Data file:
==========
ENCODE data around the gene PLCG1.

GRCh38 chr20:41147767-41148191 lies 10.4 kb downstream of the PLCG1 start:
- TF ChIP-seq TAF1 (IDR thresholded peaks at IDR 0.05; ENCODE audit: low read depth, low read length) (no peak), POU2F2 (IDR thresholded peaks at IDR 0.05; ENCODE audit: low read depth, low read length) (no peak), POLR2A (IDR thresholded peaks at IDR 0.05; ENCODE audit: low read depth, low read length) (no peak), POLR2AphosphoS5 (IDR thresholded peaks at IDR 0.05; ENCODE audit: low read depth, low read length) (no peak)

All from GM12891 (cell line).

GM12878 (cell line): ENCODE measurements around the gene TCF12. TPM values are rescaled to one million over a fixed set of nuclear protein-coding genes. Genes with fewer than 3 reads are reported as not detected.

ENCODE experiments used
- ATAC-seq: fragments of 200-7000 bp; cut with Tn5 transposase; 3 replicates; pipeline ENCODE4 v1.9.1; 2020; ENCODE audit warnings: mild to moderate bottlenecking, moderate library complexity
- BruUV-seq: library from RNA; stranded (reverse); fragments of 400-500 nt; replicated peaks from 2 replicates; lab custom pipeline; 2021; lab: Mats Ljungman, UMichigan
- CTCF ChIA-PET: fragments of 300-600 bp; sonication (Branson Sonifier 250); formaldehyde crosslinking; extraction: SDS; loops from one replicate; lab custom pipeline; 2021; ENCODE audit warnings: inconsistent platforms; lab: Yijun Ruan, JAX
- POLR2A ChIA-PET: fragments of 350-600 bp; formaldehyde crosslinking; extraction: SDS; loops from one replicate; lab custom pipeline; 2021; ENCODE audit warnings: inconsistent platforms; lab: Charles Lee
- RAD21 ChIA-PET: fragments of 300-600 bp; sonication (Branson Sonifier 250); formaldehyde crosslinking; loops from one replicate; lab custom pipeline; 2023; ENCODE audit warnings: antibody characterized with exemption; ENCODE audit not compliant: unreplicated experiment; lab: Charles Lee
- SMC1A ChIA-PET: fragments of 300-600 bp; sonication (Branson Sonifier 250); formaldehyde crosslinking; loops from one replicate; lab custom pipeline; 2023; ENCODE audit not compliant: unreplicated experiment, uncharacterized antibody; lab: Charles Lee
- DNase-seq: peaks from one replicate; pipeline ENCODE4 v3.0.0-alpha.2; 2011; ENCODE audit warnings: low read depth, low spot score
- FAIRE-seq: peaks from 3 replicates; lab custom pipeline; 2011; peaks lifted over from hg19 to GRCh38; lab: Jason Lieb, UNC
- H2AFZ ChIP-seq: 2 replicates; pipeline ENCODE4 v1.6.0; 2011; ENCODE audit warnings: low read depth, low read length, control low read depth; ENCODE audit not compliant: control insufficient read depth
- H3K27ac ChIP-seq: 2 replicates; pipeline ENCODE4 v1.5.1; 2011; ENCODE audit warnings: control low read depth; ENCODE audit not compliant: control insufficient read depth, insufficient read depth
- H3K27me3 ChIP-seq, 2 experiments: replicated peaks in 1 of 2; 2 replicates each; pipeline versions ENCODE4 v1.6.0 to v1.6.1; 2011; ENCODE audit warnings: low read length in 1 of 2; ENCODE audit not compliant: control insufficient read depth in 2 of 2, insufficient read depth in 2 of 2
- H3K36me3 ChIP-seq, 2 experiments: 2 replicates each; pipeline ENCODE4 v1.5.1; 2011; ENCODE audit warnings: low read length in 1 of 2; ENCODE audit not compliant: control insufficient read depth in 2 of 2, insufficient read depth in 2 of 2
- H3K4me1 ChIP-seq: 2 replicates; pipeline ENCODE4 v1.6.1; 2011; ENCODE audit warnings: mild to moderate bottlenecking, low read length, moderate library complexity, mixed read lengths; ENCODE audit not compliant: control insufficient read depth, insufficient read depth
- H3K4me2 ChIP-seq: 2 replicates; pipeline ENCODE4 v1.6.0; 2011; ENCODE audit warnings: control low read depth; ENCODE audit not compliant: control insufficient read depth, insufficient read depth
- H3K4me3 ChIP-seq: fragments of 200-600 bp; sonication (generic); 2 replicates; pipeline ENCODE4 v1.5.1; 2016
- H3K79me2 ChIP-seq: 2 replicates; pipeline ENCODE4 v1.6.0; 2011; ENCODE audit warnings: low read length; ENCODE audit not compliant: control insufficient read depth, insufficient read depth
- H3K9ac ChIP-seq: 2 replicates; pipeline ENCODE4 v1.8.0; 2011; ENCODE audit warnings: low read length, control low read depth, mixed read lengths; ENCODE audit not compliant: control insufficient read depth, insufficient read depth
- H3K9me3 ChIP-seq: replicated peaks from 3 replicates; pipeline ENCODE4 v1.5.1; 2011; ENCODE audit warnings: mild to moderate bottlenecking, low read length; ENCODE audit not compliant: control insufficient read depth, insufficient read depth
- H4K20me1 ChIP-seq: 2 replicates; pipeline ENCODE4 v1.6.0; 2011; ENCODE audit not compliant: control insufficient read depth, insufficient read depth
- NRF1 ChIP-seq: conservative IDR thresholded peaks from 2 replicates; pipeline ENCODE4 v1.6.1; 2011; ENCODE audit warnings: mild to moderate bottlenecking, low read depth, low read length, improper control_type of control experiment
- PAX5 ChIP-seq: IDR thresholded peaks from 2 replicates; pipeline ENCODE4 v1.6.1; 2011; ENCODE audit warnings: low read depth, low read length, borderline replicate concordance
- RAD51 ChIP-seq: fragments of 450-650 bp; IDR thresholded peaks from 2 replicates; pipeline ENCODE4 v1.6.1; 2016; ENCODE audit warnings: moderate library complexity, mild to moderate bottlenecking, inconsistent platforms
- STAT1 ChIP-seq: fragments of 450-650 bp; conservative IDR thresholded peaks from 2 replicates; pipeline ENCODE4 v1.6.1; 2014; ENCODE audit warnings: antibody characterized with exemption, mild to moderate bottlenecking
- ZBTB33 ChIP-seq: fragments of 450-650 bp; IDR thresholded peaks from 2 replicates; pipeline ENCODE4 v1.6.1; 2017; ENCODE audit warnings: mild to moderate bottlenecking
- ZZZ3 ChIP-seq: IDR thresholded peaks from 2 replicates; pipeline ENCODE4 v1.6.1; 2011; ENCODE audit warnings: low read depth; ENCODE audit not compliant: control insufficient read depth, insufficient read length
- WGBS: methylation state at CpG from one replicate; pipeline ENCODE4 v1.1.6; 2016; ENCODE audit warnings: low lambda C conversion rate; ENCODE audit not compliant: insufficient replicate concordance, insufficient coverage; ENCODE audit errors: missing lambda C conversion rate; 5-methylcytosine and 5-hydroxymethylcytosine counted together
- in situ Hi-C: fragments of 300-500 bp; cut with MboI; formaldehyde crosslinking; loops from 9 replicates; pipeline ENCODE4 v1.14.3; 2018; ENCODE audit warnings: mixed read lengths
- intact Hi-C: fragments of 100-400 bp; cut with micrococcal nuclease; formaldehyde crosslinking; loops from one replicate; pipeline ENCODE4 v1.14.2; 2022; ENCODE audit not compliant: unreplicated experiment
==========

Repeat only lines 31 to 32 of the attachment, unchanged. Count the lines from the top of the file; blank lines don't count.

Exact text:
- ZZZ3 ChIP-seq: IDR thresholded peaks from 2 replicates; pipeline ENCODE4 v1.6.1; 2011; ENCODE audit warnings: low read depth; ENCODE audit not compliant: control insufficient read depth, insufficient read length
- WGBS: methylation state at CpG from one replicate; pipeline ENCODE4 v1.1.6; 2016; ENCODE audit warnings: low lambda C conversion rate; ENCODE audit not compliant: insufficient replicate concordance, insufficient coverage; ENCODE audit errors: missing lambda C conversion rate; 5-methylcytosine and 5-hydroxymethylcytosine counted together